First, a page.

“Life, like leather, can be stiff and unyielding, then turn supple and soft, can be shaped and trimmed only with skill and patience, and only then result in a finished work of high quality to be proud of, and beauty to be admired.”  - Cornelius Collins, 'Of Leather and Stone'

Milford Mass

Milford Town

The years 1850 to 1914 were a golden era in the industrial New England town of Milford, Massachusetts. At its height, Milford was ‘Boot maker to America’ employing thousands of ‘cordwainers’ producing 1,000,000 pairs of boots and shoes annually, and the source of the world famous ‘Milford Pink Granite’ adorning some of the most iconic buildings of the time including; the Boston Public Library, New York’s Grand Central Station, and the President McKinley Mausoleum in Canton, Ohio.

This is the American origin story of two very different families whose lives and destinies would be forever changed by Milford town. One is the family of an illiterate refugee fleeing Ireland’s Great Famine on a ‘coffin ship’ to America with no prospects awaiting him. 

The other, the family of a skilled stone artisan ‘tagliapietre’ from the northern Italian region of Lombardia, sought the world over for their craftsmanship.

It was a time of great technological change never before witnessed in such a short span of history, and perhaps more life changing to the generation of the time than the impact of space travel and the world wide web on its generation.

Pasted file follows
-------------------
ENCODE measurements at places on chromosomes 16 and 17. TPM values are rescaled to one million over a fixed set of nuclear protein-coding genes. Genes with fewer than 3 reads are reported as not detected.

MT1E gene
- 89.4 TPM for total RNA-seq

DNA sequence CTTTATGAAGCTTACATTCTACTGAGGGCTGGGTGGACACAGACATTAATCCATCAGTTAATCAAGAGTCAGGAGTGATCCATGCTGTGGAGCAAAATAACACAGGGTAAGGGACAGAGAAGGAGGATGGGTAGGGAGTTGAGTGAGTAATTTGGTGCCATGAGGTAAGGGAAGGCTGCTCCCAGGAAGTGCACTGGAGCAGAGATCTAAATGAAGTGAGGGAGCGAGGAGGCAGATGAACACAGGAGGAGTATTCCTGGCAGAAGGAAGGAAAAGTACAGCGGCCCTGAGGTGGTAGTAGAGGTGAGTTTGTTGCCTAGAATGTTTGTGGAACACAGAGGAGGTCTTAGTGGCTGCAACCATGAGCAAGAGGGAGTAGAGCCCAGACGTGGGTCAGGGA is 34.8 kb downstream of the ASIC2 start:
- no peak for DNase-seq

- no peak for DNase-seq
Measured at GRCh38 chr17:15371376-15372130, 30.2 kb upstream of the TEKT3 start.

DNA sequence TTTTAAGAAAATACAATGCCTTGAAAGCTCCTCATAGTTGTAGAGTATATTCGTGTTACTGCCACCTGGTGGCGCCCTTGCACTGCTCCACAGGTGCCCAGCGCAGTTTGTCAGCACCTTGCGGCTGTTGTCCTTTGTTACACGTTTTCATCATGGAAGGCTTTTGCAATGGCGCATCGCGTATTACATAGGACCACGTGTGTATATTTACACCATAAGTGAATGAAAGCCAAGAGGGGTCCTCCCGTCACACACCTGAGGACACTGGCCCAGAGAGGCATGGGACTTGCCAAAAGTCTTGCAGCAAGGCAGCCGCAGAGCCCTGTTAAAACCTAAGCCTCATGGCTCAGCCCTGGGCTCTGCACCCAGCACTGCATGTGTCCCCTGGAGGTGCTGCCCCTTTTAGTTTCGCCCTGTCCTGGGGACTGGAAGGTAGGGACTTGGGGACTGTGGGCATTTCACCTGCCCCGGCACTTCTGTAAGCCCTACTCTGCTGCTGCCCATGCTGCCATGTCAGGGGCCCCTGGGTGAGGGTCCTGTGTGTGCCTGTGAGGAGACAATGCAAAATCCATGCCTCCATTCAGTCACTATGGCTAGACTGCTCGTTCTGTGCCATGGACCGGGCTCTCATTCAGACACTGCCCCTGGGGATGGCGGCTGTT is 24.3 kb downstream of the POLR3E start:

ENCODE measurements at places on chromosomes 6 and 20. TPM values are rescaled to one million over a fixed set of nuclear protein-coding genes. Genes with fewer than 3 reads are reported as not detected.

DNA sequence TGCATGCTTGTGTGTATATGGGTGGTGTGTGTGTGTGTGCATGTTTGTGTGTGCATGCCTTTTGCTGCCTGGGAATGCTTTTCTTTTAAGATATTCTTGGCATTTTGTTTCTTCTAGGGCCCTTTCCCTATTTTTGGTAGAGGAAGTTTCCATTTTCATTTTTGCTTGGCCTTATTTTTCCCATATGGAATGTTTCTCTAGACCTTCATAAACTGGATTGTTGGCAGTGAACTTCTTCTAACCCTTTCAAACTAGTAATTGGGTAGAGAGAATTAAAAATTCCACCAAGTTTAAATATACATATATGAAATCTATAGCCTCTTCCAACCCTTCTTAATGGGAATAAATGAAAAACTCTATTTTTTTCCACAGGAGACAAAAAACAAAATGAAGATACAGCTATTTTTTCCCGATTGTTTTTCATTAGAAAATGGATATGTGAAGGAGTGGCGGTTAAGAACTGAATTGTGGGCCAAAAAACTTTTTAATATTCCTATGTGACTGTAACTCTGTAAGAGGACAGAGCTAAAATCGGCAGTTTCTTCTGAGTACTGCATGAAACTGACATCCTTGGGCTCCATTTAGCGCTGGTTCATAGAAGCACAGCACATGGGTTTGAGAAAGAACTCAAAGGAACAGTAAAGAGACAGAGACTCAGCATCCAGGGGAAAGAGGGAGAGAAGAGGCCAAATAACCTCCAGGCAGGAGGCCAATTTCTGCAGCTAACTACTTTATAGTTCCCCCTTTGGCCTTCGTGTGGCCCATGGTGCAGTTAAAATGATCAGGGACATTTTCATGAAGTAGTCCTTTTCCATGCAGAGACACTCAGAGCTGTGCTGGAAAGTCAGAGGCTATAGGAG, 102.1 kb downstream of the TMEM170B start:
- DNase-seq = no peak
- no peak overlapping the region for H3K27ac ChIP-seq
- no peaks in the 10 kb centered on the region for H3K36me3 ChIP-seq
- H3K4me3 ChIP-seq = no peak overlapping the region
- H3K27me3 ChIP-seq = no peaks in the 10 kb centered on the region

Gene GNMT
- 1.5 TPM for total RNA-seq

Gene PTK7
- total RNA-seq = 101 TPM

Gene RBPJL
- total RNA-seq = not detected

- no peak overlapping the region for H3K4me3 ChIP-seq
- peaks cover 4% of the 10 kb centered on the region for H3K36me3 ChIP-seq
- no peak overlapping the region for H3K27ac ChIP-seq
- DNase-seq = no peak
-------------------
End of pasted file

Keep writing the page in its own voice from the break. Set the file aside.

Factories now produced goods of every kind forever replacing the handmade work of artisans in their workshops. Gas and electric lighting illuminated city streets and towns replacing centuries of burning oil and candles, and the eventual demise of the whaling oil industry.

Self-propelled vehicles linked cities, towns and the nation carrying people and goods in every direction spanning great distances in a matter of hours instead of days, weeks and months by horse and wagon. 

Trains and automobiles replaced the horse and carriage for land travel, the steam powered ship replaced the wind powered sailing vessel, and the airplane replaced the windblown air balloon.

The telegraph and telephone linked everyone, everywhere sending news and information in real time, all but replacing the mail carrier packet ship and overland mail stagecoach. 

The phonograph, photographic camera, and motion picture camera captured human voices and images for the first time in human history, preserving a true record of the lives of individuals and civilizations for generations yet born.

It is the birth of a gritty and gripping American family saga spanning nineteenth and twentieth century life from the mountains of northern Italy to the famine stricken Irish countryside, to Boston, ‘Hub of the Universe’ and on to the prosperous industrial town of Milford, Massachusetts, where technology is changing everything, and where fortunes and generations are being made “Of Leather and Stone.”

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